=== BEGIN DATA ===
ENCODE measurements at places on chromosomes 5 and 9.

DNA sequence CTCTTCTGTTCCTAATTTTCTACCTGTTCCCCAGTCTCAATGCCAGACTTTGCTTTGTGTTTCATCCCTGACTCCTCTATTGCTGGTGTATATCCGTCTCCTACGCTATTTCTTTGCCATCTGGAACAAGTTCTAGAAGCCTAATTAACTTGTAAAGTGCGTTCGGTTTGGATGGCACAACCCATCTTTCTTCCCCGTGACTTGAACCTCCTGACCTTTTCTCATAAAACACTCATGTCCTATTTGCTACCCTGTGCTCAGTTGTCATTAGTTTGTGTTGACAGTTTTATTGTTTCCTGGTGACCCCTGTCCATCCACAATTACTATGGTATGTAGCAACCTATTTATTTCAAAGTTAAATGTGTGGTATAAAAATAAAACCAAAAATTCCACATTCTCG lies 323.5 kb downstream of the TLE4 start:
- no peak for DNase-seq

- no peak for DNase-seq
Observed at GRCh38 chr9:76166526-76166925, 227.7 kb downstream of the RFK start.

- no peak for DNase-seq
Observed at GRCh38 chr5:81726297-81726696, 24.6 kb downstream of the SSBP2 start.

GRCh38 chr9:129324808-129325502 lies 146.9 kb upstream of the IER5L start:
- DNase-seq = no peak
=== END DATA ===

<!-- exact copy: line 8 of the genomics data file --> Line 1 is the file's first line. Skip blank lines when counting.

GRCh38 chr9:129324808-129325502 lies 146.9 kb upstream of the IER5L start: